Growing up on a corn and soybean farm in rural west central Illinois, I learned at a young age that it is “cool” to be a farmer. In elementary school, my fellow classmates and I would come to class and share our own unique stories. Most of the stories consisted of riding in the combine with dad, taking a load of grain to the elevator with grandpa, or being mom’s side-kick and taking the guys dinner during harvest. At the time, we thought we were big stuff.
At that young age, I never thought I would actually choose a career in agriculture. However, here I am majoring in agriculture in college. I had hopes of being a school teacher, a doctor, or even better, the first female president of the United States. As I got older, I came to the realization that agriculture is much broader than what I thought it was when I was seven. Farming is more than a hobby, it is a lifestyle. It is through this way of life that my family makes a living.
After coming to this realization in my mid-teen years, I decided that I wanted to be a part of this amazing industry for life. I became active in FFA in high school and you could often find me working on the family farm. Seeing the deep passion my dad and his dad had for the farm, I knew that I wanted to help carry on the family name. This led me to my decision to major in Agriculture and minor in Agronomy.
I know everyone’s story is not the same as mine, but there is one thing that all of us women in agriculture can agree on; it is awesome to be a part of such an amazing industry. We would not change a single thing that led us to where we are today. Here are 5 reasons why being a female in agriculture is awesome.
Our days usually consist of talking, like all the time.
I have found that no matter the area within agriculture, you are either on the phone or at the farmstead talking to a farmer all day long. This past summer as a crop scout, the senior agronomist I worked for was on the phone answering questions or giving suggestions more times than not. My roommate spent her summer as a grain merchandiser. She said that she was on the phone all day long giving the most current market prices or creating contracts. Females involved in seed or chemical sales get the privilege of meeting with the grower on his farm. If you’re a gal like me, you love to talk all the time (hence the reason I placed this as #1).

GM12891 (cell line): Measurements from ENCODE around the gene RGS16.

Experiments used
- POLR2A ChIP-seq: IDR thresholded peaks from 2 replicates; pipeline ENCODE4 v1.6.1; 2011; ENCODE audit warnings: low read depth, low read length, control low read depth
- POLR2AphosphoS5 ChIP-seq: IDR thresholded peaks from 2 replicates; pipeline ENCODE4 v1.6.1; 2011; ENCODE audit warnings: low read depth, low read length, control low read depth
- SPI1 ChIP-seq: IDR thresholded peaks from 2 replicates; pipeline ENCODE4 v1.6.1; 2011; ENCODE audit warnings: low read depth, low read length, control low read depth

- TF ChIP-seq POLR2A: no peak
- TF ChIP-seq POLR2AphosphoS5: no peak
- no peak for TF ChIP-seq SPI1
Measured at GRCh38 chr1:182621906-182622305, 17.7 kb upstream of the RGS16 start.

The friends you make, the networks you create, and the groups you form.
Women in agriculture are great at interacting with one another. Social media has made reason #2 so much more feasible. Through Facebook, I am a member of the Women in Agriculture group. In this group, ladies post about what is going on on their farm or ask for advice regarding certain topics. On Instagram and Twitter, I follow many other female agriculturalists from all over the country. It is always exciting to see what is going on throughout our country’s vast landscapes.
Conferences, meetings, conventions, and educational trips allow women in agriculture to expand our network and create more contacts. In June 2015 and 2016, I went on the Illinois Pork Leadership Institute trip sponsored by the Illinois Pork Producers. On these two trips, I was able to make connections with other individuals that share the same passion for the industry as I do. In fact, I talk to most of them every single week.
Independence is something we come by.
Women are pretty independent to begin with, but have you ever met a farm girl? We are most definitely independent, strong-willed, and often times bull-headed. We believe in making sure the job is done right, efficiently, and on time. I mean, in farming, that is kind of essential. Independence allows women in agriculture to have more freedom in what we choose to do.
Life is never dull.
As we all know, the markets, the weather, and agriculture in general are constantly changing. Therefore, with new changes in technology, seed genetics, and regulations, we are inclined to keep up with the newest and latest trends. This allows life to stay exciting and get a little hectic at times. Or, if you are like me, you enjoy a little challenge from time to time to keep things interesting.
Another point I would like to add to this is that if something can go wrong, it will. Combine breaks down for two days during harvest, check. Ten days straight of rain in the spring, check. Farming has shown me to expect the worst, and thank God when you were wrong.
We are a breed all our own.
Females in agriculture are equipped with a very diverse skill set. As mentioned previously, we can talk all day long about anything from grain prices to the weather. Since it is my background, I have related most of the experiences back to grain production. However, there are many female livestock farmers/ranchers. No matter what our focus is on, we all face any challenge that comes our way head on. We embrace being faced with adversity and set out to conquer the task with fierce determination. With all of this in mind, we truly do have a soft side too. Our hands help heifer’s calve, pull weeds from the garden, and prepare dinner for our families.
It is the combination of these characteristics and the grace of God that make us who we are and being a female in agriculture awesome!
Hi, I’m Hannah Wollbrink! I am currently a senior at Western Illinois University majoring in Agriculture with an option in Business and minoring in Finance and Agronomy. Like my blog post states, I grew up on a grain farm along the Mississippi River, about 40 minutes west of campus. In my free time, I can be found spending time with friends and family, working on some DIY project or doing something outside! Follow me on Instagram or Twitter @hannahwollbrink.